Immediate Introduction to Multiple Procedures Supports Procedural Flexibility in Equation Solving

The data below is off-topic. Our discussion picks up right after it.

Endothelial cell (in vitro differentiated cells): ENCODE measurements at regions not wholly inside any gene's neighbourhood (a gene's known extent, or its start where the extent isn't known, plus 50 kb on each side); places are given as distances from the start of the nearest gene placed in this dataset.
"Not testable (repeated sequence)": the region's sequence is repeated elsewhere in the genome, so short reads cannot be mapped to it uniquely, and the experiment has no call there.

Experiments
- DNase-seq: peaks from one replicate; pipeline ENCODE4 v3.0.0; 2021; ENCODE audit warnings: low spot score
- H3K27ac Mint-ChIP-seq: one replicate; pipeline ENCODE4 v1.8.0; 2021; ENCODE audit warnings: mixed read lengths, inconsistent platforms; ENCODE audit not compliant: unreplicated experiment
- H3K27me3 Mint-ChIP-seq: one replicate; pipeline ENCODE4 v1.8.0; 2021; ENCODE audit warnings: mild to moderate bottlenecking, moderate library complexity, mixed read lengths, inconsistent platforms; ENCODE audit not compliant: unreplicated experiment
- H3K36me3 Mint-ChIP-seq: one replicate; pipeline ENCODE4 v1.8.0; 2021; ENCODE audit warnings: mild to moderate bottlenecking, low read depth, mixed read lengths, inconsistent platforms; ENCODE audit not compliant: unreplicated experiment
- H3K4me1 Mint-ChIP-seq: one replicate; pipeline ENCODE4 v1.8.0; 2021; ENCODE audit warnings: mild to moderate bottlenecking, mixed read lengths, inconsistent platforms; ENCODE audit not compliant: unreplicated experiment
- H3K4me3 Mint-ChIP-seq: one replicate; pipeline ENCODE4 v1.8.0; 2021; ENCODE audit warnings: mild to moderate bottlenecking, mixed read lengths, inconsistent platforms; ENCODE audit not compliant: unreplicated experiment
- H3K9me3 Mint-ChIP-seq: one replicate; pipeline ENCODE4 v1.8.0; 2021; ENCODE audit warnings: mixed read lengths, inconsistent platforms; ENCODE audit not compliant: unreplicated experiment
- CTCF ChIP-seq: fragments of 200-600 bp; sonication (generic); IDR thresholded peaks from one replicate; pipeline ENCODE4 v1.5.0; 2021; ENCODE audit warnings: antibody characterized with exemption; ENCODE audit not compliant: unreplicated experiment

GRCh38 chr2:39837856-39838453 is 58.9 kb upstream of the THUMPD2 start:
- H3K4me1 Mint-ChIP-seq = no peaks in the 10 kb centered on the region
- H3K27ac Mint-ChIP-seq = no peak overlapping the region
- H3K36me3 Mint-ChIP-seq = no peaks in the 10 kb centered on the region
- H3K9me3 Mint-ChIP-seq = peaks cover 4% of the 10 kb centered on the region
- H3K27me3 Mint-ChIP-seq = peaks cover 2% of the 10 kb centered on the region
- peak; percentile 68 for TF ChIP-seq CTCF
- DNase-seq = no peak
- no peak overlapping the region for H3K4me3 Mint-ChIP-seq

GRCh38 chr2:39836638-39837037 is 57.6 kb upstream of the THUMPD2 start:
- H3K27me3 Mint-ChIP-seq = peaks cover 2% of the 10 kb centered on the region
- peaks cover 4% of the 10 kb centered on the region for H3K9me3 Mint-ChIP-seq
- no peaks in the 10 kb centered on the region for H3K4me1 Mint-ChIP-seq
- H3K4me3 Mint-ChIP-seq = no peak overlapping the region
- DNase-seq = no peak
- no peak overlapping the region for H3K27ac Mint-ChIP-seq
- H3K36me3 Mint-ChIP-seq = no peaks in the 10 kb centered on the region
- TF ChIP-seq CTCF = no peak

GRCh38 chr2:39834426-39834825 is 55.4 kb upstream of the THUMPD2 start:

Knowing multiple procedures and using them adaptively is important for problem-solving. We examined how different methods for developing procedural flexibility affected novices learning equation solving. Students (N = 198) were assigned to one of three conditions that differed in whether multiple procedures were introduced immediately or after practice with one procedure (no delay vs. delay) and in whether comparison of examples was supported. Students in the no delay condition had greater procedural flexibility and accuracy than students in either delay condition, regardless of whether they compared examples. Differences in students' explanations during the intervention suggest reasons for the benefits of immediate introduction to multiple procedures. Students in the no delay condition more frequently compared and evaluated efficiency of procedures than students in delay conditions. They also more frequently used efficient procedures during the intervention. Immediate introduction to multiple procedures supports attention to and adaption of efficient procedures, which benefits flexibility.

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